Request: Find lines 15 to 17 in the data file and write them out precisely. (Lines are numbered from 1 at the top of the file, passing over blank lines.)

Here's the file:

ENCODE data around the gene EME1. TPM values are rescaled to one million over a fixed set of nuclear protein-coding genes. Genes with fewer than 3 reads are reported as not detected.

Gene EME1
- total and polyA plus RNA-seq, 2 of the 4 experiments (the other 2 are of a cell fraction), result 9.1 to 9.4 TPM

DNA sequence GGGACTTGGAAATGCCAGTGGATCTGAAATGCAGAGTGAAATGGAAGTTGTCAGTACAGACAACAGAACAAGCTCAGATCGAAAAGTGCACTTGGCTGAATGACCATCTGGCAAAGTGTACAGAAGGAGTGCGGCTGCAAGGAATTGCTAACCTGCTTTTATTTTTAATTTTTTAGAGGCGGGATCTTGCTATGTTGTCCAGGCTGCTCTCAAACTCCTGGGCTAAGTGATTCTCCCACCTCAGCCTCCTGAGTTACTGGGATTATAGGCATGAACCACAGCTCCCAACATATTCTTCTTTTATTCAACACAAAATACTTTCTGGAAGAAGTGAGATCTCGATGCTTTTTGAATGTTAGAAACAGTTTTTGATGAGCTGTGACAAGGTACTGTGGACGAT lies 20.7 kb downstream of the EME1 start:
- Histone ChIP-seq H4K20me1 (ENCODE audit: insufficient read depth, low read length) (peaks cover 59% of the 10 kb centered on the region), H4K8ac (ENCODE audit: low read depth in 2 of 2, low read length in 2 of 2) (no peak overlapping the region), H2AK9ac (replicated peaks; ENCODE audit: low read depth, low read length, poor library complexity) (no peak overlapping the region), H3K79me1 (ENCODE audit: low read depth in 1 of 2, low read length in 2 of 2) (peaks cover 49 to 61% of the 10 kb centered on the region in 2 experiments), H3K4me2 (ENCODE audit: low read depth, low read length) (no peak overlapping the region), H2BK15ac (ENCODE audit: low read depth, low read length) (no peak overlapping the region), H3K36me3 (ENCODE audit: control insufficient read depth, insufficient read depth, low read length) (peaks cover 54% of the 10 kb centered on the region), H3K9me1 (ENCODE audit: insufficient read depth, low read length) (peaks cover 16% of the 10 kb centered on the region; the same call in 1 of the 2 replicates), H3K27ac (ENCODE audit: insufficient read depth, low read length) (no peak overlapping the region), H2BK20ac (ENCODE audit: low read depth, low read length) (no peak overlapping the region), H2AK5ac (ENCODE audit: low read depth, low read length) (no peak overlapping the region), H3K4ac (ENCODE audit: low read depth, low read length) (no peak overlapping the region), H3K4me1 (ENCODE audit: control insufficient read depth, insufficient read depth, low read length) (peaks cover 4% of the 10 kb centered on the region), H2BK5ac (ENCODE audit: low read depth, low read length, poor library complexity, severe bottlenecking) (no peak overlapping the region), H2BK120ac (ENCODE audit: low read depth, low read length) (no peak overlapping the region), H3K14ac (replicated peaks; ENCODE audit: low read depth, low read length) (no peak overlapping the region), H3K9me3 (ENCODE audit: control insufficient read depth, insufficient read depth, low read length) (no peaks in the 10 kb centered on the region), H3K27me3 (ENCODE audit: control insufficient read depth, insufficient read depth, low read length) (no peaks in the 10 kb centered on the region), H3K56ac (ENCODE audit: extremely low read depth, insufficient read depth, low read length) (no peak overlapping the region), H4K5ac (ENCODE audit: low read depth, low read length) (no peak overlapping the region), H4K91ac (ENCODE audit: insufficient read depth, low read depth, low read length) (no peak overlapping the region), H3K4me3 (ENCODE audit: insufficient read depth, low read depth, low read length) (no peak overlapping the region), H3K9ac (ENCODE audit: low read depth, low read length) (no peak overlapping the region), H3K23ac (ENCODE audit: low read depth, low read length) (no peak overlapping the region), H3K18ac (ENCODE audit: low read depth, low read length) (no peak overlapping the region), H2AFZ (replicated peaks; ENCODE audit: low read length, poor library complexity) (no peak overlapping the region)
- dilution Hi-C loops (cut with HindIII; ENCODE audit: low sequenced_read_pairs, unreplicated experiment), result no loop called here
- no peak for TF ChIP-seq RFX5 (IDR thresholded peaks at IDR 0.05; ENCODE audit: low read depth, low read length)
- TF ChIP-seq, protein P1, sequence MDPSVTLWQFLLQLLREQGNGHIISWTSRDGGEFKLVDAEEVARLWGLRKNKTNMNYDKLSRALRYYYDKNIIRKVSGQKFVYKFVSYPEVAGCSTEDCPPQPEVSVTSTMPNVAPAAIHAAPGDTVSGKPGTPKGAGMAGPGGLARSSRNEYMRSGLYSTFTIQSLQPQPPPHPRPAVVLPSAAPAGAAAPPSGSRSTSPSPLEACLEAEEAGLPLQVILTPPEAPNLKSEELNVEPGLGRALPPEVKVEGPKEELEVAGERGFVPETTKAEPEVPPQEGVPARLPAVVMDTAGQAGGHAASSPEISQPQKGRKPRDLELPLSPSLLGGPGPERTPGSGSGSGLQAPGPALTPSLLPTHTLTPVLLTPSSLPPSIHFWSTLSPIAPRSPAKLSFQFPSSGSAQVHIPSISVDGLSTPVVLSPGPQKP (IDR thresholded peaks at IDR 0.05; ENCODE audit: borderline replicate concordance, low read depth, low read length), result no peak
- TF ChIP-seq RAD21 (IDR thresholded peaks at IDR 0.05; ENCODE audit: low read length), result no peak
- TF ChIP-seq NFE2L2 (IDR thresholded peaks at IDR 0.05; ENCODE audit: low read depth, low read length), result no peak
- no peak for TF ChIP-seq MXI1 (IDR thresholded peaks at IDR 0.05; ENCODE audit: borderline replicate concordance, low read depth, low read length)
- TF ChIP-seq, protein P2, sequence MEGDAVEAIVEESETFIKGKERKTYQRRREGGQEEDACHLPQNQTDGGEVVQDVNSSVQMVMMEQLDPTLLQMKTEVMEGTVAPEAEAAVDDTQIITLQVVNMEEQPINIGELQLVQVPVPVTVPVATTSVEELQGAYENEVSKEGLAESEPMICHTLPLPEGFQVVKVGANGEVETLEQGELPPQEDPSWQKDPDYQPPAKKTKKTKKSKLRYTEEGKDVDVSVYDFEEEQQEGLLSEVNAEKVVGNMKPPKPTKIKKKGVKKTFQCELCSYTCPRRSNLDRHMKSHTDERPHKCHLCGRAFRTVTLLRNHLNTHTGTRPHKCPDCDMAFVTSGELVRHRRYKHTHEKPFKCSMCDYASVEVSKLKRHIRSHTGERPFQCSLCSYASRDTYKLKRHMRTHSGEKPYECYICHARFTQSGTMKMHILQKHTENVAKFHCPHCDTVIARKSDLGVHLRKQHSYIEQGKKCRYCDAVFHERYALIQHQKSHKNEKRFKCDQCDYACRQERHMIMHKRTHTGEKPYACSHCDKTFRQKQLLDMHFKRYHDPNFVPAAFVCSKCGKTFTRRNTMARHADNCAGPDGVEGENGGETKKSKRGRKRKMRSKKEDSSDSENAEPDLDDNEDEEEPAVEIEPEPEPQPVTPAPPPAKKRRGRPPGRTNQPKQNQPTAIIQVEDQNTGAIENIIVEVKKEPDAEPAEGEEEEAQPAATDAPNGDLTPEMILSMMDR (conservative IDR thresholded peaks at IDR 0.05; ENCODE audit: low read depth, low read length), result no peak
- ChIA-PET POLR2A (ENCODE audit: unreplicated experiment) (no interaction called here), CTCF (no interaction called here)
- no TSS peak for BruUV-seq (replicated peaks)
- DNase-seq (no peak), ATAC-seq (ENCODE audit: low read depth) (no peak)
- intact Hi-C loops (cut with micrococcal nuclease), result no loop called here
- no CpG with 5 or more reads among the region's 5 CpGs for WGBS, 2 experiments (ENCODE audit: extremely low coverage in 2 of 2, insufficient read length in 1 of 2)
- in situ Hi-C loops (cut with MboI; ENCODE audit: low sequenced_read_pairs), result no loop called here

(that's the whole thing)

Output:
- DNase-seq (no peak), ATAC-seq (ENCODE audit: low read depth) (no peak)
- intact Hi-C loops (cut with micrococcal nuclease), result no loop called here
- no CpG with 5 or more reads among the region's 5 CpGs for WGBS, 2 experiments (ENCODE audit: extremely low coverage in 2 of 2, insufficient read length in 1 of 2)